Kyle Davies, a co-founder of the now-bankrupt Three Arrows Capital (3AC), has expressed intentions to contribute a share of earnings from his newest crypto exchange (OPNX) to creditors who experienced losses from 3AC’s demise.
During a Twitter discussion held on Monday, Davies claimed that it would be “good karma” to donate possible proceeds to creditors.
Funds Recovery Dependent on Creditor’s Support
During the discussion, Davies revealed a proposed “shadow recovery process” aimed at providing additional restitution to 3AC creditors. This alternate plan is expected to function independently of the ongoing formal liquidation process overseen by global consulting firm Teneo Restructuring.
Davies described it as the “first” of its kind and asserted that it would enable him and his co-founder, Su Zhu, to donate funds to creditors who were early supporters of OPNX. By linking the potential donations to the level of support received for OPNX, the co-founders aim to incentivize creditors to engage with their new venture.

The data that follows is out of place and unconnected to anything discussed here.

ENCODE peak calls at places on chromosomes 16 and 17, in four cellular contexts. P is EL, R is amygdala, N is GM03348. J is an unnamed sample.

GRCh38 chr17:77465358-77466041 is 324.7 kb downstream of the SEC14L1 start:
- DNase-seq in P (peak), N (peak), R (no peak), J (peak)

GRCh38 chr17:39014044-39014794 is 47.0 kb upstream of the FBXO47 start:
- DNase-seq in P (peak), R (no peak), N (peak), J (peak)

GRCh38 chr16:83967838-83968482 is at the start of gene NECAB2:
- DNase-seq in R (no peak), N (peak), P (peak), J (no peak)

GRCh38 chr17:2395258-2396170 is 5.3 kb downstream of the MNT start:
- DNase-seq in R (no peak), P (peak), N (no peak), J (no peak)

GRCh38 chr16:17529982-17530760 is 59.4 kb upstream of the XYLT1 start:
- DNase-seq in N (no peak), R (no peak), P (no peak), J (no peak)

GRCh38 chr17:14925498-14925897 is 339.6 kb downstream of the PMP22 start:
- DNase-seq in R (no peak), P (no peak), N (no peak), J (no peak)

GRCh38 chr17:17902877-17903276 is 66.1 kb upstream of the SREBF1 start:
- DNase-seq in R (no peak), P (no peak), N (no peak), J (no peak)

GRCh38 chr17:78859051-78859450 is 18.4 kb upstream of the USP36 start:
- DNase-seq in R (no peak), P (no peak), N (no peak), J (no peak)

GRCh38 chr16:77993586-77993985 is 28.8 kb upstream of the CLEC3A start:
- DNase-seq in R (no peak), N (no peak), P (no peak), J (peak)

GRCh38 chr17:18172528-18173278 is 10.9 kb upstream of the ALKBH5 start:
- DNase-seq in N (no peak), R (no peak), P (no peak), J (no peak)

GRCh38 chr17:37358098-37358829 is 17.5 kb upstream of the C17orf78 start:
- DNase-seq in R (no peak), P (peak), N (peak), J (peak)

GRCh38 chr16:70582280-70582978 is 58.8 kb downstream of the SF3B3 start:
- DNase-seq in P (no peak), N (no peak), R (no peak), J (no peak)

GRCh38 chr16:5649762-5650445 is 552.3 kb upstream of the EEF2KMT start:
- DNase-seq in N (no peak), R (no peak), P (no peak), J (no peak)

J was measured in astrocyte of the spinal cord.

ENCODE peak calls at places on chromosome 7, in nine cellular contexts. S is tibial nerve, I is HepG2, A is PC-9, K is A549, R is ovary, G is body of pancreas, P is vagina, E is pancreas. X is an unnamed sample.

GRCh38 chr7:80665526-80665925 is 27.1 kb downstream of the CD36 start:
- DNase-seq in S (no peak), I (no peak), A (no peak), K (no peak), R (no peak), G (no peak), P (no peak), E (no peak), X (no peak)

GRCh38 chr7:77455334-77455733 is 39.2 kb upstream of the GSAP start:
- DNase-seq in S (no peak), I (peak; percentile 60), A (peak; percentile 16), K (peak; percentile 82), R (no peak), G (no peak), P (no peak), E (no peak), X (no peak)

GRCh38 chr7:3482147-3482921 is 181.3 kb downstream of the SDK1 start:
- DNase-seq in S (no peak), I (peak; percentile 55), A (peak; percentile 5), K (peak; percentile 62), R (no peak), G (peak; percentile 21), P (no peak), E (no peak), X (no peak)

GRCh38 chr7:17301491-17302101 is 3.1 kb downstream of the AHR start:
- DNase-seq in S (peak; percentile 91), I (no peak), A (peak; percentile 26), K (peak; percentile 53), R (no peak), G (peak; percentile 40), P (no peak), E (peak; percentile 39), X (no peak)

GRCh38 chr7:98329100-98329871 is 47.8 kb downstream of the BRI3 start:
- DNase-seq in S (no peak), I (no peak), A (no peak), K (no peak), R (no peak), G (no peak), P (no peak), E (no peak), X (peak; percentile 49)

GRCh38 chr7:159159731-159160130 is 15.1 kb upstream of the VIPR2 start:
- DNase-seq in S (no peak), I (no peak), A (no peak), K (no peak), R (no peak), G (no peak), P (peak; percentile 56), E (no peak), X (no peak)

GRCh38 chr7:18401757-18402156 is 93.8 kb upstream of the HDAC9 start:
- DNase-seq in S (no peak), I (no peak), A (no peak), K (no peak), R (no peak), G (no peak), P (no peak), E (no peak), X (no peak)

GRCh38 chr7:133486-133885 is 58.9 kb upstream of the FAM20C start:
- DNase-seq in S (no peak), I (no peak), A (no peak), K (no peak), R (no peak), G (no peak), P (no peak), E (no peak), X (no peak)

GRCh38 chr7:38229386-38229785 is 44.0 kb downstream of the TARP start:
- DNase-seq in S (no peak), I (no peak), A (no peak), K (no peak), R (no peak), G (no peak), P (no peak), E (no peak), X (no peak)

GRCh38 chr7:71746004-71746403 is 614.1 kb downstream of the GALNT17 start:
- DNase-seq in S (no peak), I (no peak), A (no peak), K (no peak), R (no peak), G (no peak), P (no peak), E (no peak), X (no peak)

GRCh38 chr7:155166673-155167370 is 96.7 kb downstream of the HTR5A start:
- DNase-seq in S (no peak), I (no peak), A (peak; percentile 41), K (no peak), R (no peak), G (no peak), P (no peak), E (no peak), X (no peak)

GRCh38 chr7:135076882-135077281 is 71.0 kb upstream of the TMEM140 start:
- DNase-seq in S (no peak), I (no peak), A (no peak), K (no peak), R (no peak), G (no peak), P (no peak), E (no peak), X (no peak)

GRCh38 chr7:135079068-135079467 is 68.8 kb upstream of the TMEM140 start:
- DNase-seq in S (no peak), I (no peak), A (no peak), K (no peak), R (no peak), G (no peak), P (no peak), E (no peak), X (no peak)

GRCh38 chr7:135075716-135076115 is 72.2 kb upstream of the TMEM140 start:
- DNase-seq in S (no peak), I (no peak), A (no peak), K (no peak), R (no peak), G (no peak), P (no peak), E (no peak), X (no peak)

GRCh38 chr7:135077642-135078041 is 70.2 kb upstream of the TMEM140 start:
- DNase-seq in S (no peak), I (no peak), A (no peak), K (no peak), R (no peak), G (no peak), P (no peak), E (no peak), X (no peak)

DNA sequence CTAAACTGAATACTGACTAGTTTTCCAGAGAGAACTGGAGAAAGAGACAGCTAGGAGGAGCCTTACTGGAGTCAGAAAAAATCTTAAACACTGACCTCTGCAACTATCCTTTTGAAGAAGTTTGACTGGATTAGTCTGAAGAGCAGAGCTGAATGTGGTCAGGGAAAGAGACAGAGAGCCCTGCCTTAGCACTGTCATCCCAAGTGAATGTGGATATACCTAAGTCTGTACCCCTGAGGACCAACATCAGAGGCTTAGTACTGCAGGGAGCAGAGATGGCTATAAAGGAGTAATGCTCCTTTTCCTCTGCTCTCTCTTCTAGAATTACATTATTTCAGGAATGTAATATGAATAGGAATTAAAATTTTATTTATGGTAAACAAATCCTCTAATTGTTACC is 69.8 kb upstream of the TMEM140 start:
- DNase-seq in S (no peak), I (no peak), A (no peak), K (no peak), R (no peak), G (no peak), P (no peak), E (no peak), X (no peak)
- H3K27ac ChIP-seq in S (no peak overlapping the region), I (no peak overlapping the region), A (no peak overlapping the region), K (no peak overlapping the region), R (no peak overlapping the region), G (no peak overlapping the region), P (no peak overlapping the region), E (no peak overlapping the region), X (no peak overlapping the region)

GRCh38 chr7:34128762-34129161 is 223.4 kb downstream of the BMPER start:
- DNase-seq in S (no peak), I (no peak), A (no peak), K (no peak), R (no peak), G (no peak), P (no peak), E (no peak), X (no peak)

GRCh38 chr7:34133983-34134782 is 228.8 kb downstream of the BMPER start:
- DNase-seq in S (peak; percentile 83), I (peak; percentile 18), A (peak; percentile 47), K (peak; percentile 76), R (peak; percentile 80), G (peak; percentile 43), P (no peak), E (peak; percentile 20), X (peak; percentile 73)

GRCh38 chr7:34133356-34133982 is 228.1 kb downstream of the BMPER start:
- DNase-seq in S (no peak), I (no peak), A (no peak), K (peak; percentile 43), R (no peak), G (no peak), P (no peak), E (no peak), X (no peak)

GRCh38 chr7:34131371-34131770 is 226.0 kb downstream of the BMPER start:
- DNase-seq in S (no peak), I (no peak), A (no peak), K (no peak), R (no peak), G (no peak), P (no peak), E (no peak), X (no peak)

However, Davies emphasized that those who are unwilling to engage with them are not obliged to do so, suggesting that participation in the process is voluntary.
Kyle Davies Raises Defense
When asked about his engagement in a new endeavor while 3AC is in liquidation, Kyle Davies defended his activities by claiming that creditors would eventually “benefit” from the new company.
Notably, the collapse of Three Arrows Capital was a significant event in the crypto industry, shaking investor confidence. The fallout from the fund’s failure left many creditors grappling with substantial financial losses and raised questions about accountability within the crypto space.
However, the recent announcement by the co-founders signals a renewed commitment to transparency and making amends.
Liquidators Faces Challenges
One notable challenge faced by liquidators has been the difficulty in locating the co-founders, Kyle Davies and Su.
The pair’s whereabouts remain unconfirmed, leading to the unconventional measure of serving them with subpoenas through Twitter in January. The process of tracking them down has been complicated and has necessitated alternative means of communication to ensure legal proceedings can proceed.
In a recent development, liquidators announced their intent to recover a total of $1.3 billion directly from Kyle Davies personally. This step reflects the severity of the collapse and the urgency to hold accountable those responsible for the losses incurred by creditors.